A local Spanish radio host who often spoke out about violence on her show was shot and killed Sunday in Taylorsville, police confirmed Monday.
Gabriela Sifuentes Castilla, 38, was fatally shot around 1:35 a.m. Sunday at her home in the area of 2300 West and 5200 South, which she shared with members of her family, Sgt. Aaron Cheshire with the Taylorsville Police Department said. She suffered multiple gunshot wounds and was pronounced dead at the scene, police said.
Police are searching for 34-year-old Manuel Omar Burciaga-Perea in connection with the shooting, which detectives are investigating as a domestic homicide. He and the victim had been in a romantic relationship for less than a year, Cheshire said.
“I wish that my sister was alive,” Rocio Sifuentes said during a news conference Monday. “She was a really lovely woman, really brave.”
With her voice breaking, she added, “I’m super angry, super sad.”
Sifuentes Castilla also was known by her on-air name Gaby Ramos. She had worked as a host on the radio station La Más Picosita on 1550 AM since March 2020. Cheshire on Monday confirmed that Sifuentes Castilla and Ramos were the same woman.
On her show “La Neta del Planeta” (The Truth of the Planet), she discussed topics including violence, substance abuse, injustice, nutrition, love and self-worth. The program was “dedicated to the service of the community,” according to Alex Calvo, director of La Más Picosita.
“That’s why she was very loved,” Calvo said, “because she would give a lot of advice all the time, and especially, advice for women, about mistreatment, about the things that women have to go through in the world.”
The first hour of her show, though, was always dedicated to rock, Calvo said. Listeners from Mexico, Central America, Salt Lake City, Denver, Las Vegas and Canada would tune in.
Calvo descibed Sifuentes Castilla as a hardworking, talented reporter.
“She liked to help people,” Calvo said.
Suspect considered armed and dangerous
When Sifuentes Castilla and Burciaga-Perea broke up, “she tried to manage things the best way as possible, keeping him as a friend,” Calvo said. But her ex-boyfriend “was obsessed with her.”
On Saturday, Sifuentes Castilla worked until about 2 p.m. at the station, where Burciaga-Perea would “always” show up, Calvo said. The two of them ending up going to a party together. She was killed hours later.
“It’s such a big loss for us,” Calvo said. “We want to thank her for being part of our lives and tell her we are going to miss her.”
Before the shooting, Taylorsville police initially received a domestic disturbance call from a friend or relative of Sifuentes Castilla. The caller reported that the incident was nonviolent and that the suspect had left, so it was not initially considered a high-priority response, Taylorsville Police Chief Brady Cottam has said.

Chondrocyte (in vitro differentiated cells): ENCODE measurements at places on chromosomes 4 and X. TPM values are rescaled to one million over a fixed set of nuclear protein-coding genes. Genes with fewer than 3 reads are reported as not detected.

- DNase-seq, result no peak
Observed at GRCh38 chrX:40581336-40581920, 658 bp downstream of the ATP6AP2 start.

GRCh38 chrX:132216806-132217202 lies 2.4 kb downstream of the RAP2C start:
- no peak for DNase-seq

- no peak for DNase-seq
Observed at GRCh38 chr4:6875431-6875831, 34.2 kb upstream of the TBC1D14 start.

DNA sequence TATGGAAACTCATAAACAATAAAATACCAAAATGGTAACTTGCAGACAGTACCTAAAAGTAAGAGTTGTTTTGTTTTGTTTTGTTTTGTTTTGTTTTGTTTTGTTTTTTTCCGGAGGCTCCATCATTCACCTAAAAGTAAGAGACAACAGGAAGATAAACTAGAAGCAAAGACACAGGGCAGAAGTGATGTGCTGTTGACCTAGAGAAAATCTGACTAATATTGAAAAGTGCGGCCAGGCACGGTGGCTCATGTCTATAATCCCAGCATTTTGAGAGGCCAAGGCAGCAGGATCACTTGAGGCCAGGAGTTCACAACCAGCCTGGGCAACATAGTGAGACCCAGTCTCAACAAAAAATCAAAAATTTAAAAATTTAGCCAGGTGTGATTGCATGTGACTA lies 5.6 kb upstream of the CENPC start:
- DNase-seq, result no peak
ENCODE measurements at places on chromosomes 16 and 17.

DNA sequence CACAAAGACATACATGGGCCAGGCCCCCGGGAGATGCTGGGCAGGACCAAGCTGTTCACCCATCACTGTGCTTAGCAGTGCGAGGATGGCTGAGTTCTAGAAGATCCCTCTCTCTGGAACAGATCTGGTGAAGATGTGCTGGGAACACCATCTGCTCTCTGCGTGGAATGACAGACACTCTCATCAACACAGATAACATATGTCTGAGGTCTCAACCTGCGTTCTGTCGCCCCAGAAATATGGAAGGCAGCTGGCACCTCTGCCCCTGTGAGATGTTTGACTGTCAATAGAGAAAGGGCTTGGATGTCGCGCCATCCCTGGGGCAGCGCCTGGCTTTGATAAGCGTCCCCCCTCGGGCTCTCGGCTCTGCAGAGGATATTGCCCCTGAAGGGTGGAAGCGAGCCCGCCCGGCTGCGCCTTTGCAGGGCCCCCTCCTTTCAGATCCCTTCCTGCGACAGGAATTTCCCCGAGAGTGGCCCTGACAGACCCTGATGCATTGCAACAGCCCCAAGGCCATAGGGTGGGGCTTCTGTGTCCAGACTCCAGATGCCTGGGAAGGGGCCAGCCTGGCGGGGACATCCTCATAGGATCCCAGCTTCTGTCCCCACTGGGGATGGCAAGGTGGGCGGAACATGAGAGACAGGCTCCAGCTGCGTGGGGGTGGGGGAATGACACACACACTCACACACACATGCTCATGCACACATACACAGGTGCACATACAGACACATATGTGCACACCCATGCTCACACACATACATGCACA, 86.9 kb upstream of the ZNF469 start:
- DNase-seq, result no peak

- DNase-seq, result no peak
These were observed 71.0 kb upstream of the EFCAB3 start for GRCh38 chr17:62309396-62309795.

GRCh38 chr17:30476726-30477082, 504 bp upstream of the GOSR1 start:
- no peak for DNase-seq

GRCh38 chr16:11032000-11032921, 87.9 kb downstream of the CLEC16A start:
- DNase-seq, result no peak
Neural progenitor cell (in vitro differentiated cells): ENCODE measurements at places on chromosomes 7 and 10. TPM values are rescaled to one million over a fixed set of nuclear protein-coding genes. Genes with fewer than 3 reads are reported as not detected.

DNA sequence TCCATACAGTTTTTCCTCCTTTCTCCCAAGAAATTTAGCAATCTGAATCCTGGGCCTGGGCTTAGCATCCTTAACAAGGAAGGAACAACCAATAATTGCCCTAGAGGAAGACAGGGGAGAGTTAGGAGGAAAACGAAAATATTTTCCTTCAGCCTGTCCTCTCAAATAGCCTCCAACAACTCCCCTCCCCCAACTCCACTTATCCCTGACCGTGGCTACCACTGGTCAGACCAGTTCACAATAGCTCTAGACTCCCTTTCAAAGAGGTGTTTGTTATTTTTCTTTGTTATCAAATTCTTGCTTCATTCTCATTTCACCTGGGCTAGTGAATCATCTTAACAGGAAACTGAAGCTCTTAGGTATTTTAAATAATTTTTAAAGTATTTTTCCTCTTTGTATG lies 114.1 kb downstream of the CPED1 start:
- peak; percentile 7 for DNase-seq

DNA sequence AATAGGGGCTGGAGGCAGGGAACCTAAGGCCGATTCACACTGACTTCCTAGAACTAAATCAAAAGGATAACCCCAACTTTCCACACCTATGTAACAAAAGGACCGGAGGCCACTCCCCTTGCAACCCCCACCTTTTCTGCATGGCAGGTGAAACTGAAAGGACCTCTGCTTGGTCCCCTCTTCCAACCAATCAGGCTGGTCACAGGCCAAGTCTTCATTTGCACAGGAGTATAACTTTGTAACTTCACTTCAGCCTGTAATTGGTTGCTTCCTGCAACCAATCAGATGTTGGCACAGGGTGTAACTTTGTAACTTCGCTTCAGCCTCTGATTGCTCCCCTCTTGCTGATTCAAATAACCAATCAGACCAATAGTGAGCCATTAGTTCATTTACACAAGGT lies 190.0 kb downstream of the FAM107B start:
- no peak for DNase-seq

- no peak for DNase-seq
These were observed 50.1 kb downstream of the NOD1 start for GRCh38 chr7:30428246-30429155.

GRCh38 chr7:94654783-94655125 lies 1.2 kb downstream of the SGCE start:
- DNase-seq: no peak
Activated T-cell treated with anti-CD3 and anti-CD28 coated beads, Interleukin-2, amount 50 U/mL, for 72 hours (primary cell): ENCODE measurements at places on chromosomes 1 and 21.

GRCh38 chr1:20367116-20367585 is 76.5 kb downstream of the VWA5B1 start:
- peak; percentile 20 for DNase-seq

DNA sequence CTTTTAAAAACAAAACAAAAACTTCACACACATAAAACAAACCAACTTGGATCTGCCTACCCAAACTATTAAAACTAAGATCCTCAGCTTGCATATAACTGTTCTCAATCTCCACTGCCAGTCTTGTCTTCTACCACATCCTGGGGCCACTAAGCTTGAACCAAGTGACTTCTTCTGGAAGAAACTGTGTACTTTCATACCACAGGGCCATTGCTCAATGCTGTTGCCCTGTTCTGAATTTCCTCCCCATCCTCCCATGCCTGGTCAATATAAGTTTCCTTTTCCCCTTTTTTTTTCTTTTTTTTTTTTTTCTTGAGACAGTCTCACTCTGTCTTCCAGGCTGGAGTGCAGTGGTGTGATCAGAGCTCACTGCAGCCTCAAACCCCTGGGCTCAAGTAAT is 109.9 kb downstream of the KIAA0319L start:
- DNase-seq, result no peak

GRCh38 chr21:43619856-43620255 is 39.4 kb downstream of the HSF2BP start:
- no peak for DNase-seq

About 14 minutes later, the suspect apparently returned and fired between three and six shots, Cottam said. Following a second call, police and paramedics arrived within two minutes.
Police said Burciaga-Perea is considered armed and dangerous and was last seen in a 2000 Chevy full-size extended cab with Utah license plate U405MN.
Anyone with information on Burciaga-Perea’s whereabouts may contact police dispatch at 801-840-4000 and reference case No. TY21-13472.
In spring 2020, at the early height of the COVID-19 pandemic, the Utah Domestic Violence LINKLine and victim service providers statewide saw a 20-50% increase in calls, said Liz Sollis, a spokesperson for the Utah Domestic Violence Coalition. She said those rates have “remained steady” since they rose.
“People who are victims of violence are entitled to live safe lives, free of a threat of harm or actual harm or violence,” Sollis said, adding that anyone who is experiencing domestic violence or intimate partner violence should know that they are not alone and that help is available.
Call 1-800-897-LINK to be connected to an advocate and resources. Sollis said interpreters are available for 250 languages.
“We want to remind all who are affected by domestic violence that support and resources are available 24 hours a day, 365 days a year at YWCA Utah,” said Gabriella Archuleta, public policy director at YWCA Utah. “We have bilingual advocates for those in shelter and our 24-hour crisis line has access to several languages. The shelter is open 24 hours a day, seven days a week.”
A GoFundMe page set up after Sifuentes Castilla’s slaying to help cover funeral and travel expenses had raised more than $3,000 as of Monday afternoon. The page notes that Sifuentes Castilla was a “phenomenal mother” to her 9-year-old daughter.
Alixel Cabrera is a Report for America corps member and writes about the status of communities on the west side of the Salt Lake Valley for The Salt Lake Tribune. Your donation to match our RFA grant helps keep her writing stories like this one; consider making a tax-deductible gift of any amount today by clicking here.